Yet overlaying all this heritage is modern Kolkata with its frantic markets, tumultuous bazaars and an immaculate metro. The astonishing Howrah Bridge with its intricate ironwork and huge girders hosts an almost biblical flow of people and traffic across the Hooghly River. Of the city’s thousands of Hindu temples and shrines, perhaps none evoke India’s enigmatic and profoundly religious traditions more than Kalighat’s Kali Temple. Here barefoot devotees deliver coconuts, flowers and other blessed offerings to a goddess who is both revered and feared in almost equal measure.

If or when the city gets a bit too frenetic, one of the best escapes is to its outermost rural fringes. Rajbari Bawali is a recently restored 250-year-old mansion oriented around a grassy courtyard framed by classical pillars. Once belonging to wealthy landowners, by the early 2000s the good times had long gone and the place was falling to pieces. Its bold if not brave restoration has involved architectural salvage, specially-made bricks and re-learning traditional techniques. Today it’s a stylish retreat with topical gardens, a swimming pool and fine food.

Barely three hours’ drive south of Kolkata, the Sunderbans is a world apart. Here the mouths of five main rivers including the Ganges and the Brahmaputra reach the Bay of Bengal. Their combined deltas form a complex web of channels, tidal streams, islands and mudflats almost entirely cloaked in the world’s largest tract of mangrove forest. Shared between India and Bangladesh, whose villages and hamlets nibble at its fringes, about 10,000km² is largely unpopulated.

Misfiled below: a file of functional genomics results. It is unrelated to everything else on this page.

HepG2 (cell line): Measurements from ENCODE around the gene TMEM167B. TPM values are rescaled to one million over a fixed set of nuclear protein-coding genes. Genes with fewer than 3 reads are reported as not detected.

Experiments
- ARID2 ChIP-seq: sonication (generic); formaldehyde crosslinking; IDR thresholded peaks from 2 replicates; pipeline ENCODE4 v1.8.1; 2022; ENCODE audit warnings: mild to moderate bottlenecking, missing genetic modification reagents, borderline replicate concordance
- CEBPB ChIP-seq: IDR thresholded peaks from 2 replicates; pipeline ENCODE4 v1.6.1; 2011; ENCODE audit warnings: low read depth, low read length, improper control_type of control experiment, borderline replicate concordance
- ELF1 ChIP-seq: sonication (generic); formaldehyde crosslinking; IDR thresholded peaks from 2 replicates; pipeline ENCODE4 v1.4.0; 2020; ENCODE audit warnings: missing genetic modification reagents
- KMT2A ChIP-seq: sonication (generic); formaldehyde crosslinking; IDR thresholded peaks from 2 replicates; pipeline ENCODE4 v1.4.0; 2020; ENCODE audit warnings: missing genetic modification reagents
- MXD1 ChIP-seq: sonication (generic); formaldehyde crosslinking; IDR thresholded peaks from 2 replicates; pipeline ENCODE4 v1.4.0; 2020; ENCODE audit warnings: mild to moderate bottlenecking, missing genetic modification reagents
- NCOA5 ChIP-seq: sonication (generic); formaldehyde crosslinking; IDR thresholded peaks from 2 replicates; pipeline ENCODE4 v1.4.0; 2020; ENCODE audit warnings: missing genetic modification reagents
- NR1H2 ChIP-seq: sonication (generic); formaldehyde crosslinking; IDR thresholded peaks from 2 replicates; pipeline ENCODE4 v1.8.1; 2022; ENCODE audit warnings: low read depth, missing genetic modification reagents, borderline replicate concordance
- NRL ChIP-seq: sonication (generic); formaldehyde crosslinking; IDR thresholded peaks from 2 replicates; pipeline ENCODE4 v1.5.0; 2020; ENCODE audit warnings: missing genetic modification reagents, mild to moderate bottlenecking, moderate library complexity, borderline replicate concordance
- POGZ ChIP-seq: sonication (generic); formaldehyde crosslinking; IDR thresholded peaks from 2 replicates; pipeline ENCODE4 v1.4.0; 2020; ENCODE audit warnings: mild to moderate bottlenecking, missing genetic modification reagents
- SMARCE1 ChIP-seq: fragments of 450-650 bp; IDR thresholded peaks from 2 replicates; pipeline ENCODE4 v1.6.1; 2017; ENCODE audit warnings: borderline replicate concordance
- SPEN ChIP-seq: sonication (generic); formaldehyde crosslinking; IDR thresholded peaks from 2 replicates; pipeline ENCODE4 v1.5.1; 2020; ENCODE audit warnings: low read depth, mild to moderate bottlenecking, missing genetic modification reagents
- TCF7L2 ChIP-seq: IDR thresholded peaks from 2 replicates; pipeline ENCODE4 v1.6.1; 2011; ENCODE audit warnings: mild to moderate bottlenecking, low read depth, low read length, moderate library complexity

Yet it is inhabited. Apart from its vast skies and tranquil waterways, one of the Sunderbans’ chief draws is the tiger. Surveys and camera traps suggest an estimated 87 live here and they have a reputation for being India’s strongest and fiercest specimens. Why? The tough terrain and relative lack of prey means just about anything – and anyone – is prey. These tigers will happily swim across rivers and channels because they simply have to. And they’ll think nothing of attacking villagers who stray into the wilds to collect honey or fish or find crabs.